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Anti-Money-Laundering Laws: Fed Role Feared After Breaches

5 May 2003

by Rod Smith

NEVADA -- Casino industry sources are increasingly wary that recent disclosures of anti-money laundering procedures being breached could trigger federal intervention in Nevada gaming regulations.

MGM Mirage and Station Casinos have both admitted to failing to file volumes of currency transactions reports as required under federal and state laws.

Park Place Entertainment Corp. also has entered a stipulated agreement with state regulators admitting employees falsely completed two such reports in 2000 and 2001 involving $90,000.

Even before these recent disclosures, however, authorities in Washington were discussing revoking Nevada's exemption from federal control over the currency transaction reports, Nevada Gaming Control Board Chairman Dennis Neilander said Friday.

Another source at the Gaming Control Board, asking not to be named, said the Financial Crimes Enforcement Network, which receives the currency reports from Nevada casinos, "is coming to the conclusion the feds will eliminate any and all exemptions.

"It's a really touchy situation with the federal government right now," the source said.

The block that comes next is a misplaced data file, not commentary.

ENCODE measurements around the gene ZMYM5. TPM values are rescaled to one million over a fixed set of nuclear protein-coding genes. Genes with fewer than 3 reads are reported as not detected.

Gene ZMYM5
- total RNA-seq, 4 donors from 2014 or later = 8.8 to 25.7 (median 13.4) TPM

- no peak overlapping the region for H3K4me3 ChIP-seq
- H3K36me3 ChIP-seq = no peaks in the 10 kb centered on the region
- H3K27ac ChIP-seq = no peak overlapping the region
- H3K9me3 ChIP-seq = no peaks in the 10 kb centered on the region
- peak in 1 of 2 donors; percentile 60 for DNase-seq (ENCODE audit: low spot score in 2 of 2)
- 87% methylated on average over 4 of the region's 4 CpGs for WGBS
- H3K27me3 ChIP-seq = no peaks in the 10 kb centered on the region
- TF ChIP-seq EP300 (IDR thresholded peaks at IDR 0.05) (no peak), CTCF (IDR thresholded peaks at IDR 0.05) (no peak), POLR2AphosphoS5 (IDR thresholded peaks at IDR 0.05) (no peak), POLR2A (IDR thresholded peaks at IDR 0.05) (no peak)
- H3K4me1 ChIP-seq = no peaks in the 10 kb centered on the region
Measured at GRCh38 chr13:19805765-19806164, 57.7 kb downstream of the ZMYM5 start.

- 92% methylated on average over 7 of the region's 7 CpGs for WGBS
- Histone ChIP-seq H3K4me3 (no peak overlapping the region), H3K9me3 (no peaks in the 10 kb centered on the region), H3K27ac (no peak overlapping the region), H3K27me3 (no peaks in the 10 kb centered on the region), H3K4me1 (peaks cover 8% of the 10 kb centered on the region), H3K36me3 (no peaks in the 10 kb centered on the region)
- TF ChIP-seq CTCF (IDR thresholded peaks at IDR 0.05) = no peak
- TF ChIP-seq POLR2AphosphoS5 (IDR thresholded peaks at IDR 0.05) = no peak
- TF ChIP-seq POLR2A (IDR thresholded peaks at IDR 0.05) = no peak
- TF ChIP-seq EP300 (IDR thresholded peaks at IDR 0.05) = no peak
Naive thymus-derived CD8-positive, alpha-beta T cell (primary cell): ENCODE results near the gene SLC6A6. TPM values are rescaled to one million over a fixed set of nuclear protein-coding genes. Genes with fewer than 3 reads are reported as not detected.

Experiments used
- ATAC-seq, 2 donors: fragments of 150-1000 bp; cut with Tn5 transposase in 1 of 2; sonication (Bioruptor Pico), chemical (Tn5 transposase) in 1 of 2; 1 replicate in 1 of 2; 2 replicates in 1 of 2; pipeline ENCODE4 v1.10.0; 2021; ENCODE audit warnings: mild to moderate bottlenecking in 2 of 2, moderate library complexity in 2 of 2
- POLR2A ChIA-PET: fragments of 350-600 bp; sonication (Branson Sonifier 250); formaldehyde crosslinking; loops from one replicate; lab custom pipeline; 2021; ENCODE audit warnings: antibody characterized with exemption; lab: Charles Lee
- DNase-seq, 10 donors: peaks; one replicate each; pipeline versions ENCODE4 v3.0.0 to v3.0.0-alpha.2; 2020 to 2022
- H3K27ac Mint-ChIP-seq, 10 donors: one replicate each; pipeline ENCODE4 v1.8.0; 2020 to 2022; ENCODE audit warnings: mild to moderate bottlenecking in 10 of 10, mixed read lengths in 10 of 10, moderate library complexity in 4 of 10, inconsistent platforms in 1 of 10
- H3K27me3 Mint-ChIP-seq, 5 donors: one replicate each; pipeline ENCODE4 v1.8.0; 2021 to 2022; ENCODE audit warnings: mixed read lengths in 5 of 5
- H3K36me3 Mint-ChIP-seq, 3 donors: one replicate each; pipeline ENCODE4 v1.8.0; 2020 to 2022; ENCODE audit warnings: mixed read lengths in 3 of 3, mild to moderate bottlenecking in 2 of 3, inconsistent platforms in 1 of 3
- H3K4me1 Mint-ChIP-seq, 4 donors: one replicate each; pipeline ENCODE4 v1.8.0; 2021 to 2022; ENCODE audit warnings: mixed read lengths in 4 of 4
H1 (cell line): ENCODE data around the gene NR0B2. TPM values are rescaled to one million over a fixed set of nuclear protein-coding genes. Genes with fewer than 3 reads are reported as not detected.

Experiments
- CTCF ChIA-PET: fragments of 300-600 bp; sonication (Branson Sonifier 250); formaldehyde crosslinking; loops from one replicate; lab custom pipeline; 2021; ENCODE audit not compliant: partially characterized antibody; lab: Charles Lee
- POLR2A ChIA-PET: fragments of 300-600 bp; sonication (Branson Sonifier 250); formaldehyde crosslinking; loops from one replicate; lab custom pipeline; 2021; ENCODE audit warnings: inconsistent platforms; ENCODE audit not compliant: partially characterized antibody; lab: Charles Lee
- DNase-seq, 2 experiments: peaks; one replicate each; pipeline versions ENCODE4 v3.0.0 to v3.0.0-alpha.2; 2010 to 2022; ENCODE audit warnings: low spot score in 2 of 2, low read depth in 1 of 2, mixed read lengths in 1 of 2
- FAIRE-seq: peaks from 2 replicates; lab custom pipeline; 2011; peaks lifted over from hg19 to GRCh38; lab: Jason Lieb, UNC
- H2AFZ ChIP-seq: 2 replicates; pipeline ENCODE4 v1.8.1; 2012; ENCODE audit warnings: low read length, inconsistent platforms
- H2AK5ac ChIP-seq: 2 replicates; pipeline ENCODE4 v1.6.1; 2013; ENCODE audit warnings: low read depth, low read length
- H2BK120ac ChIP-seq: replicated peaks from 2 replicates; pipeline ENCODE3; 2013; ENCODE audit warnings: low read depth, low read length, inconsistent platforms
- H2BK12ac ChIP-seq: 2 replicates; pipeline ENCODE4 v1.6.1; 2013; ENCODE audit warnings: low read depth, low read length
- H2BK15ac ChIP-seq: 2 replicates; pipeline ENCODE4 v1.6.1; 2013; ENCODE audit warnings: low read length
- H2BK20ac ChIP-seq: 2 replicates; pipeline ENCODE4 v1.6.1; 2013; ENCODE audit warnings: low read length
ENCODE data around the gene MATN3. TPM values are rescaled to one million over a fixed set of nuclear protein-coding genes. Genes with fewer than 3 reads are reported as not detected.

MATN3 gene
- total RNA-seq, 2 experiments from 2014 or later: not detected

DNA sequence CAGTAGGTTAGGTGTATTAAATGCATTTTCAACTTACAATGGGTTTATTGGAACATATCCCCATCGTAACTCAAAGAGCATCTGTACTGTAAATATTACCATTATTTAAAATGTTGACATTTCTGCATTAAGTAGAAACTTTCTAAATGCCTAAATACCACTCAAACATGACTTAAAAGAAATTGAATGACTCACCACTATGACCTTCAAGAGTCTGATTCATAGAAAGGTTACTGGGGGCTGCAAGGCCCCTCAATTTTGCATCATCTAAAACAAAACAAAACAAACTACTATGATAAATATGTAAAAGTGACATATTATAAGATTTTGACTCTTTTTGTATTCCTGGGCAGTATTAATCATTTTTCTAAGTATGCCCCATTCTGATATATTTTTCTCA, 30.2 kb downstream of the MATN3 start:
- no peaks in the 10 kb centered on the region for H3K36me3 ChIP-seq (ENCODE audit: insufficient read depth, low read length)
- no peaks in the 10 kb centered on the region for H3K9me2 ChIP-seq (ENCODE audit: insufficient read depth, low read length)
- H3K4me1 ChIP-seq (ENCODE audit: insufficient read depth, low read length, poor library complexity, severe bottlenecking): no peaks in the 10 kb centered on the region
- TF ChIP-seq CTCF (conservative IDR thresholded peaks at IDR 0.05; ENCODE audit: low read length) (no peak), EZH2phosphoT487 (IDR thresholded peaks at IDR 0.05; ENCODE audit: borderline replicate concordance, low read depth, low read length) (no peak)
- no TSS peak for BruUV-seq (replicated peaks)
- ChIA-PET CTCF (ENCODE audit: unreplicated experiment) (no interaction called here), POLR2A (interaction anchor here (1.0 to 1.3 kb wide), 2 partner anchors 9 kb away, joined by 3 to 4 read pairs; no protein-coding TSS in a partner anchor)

And while some industry executives said it would be acceptable for federal regulators to take over responsibility for the currency transaction reports, others are concerned it could lead to a larger federal role over the state's gaming industry.

The topic has been a priority for the Financial Crimes Enforcement Network, or FINCEN, an independent federal agency until recently part of the U.S. Treasury Department, since the adoption of the USA Patriot Act following the Sept. 11, 2001, terrorist attacks on New York and Washington, Neilander said.

The new law increased the agency's authority to monitor financial transactions as part of the federal anti-terrorism campaign.

"FINCEN is looking to see if any state should have an exemption," Neilander said.

Nevada now is the only gaming state with an exemption that allows state regulators, not federal officials, to oversee compliance with the federal reporting requirements. In some aspects Nevada's cash transaction reporting regulations are actually stricter than federal rules.

The exemption, however, does allow Nevada regulators to impose fines for reporting violations while federal officials handle that function in all other gaming states.

Paul Larson, a partner in the gaming division at Lionel Sawyer Collins who helped write the so-called Regulation 6A that set up the anti-money laundering rules, said, "Now, to have allegations of more incidents, it'll be perceived in Washington as a sign it is no longer a good idea to give Nevada an exemption from Title 31."

Alma Angotti, counsel for the federal agency, declined to comment Friday since no official action has been taken to revoke Nevada's exemption from currency reporting requirements.

However, she said the issue is considered important to her agency. Further, she said, agency officials would be very concerned if casinos in any other state had failed to file currency transactions reports, as three Nevada casinos recently have admitted to doing.